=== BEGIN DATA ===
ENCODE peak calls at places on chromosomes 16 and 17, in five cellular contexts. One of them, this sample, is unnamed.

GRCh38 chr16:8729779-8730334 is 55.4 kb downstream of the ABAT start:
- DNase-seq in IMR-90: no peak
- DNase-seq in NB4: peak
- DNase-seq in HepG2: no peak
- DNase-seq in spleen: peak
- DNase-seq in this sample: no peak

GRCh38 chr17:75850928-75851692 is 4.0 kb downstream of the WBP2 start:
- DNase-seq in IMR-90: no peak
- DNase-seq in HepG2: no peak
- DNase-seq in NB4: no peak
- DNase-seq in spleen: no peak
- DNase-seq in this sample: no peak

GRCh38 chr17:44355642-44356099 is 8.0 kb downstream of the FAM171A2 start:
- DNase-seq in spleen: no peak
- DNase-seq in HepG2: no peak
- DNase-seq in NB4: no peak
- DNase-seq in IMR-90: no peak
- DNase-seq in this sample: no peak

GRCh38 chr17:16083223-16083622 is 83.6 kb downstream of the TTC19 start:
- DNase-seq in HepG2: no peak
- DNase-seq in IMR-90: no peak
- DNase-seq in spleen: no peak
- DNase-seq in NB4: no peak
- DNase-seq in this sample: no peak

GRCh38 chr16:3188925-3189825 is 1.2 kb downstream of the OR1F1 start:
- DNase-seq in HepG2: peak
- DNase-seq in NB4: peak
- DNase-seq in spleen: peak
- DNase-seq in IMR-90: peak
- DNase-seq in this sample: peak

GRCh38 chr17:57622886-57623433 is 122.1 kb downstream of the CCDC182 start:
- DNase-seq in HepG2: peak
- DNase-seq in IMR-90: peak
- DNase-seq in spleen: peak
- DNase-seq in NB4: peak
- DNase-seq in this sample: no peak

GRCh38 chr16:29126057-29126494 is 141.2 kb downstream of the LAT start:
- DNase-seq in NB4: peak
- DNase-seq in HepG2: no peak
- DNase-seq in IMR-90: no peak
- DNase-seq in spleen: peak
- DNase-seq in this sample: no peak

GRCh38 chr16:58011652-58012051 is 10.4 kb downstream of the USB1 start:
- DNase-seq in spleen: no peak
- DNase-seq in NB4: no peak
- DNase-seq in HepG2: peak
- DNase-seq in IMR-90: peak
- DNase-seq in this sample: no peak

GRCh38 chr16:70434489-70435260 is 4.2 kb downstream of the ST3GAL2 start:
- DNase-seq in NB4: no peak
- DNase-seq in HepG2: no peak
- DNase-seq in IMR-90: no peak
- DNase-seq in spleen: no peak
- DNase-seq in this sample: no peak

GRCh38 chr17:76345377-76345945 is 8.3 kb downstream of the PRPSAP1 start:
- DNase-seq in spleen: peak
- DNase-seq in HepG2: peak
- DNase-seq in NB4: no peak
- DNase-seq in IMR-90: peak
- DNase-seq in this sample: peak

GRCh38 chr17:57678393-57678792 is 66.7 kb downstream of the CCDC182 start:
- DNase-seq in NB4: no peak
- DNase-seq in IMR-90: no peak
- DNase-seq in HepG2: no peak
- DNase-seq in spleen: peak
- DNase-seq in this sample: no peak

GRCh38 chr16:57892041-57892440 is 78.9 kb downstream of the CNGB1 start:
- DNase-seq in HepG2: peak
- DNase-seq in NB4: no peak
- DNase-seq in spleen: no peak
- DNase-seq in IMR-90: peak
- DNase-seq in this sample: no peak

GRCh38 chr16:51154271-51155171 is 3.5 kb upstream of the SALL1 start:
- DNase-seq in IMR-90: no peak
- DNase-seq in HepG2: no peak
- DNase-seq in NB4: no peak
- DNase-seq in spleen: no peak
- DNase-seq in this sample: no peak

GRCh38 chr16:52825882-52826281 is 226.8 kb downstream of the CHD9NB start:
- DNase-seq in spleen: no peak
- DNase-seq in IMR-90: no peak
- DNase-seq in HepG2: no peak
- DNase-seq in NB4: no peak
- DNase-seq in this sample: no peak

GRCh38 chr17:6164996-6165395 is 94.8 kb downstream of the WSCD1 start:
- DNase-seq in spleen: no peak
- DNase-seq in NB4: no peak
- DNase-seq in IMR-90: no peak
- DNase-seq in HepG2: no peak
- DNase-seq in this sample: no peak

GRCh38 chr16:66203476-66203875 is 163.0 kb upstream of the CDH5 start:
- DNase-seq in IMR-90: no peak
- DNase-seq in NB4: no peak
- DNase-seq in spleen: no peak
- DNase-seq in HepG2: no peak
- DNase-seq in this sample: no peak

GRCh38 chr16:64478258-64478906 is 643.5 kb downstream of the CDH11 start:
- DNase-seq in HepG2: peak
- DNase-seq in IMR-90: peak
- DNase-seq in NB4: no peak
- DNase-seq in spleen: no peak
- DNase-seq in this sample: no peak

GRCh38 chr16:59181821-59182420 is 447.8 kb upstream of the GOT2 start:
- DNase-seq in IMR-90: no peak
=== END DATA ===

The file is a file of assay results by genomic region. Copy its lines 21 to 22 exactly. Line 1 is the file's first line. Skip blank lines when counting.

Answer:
- DNase-seq in HepG2: no peak
- DNase-seq in IMR-90: no peak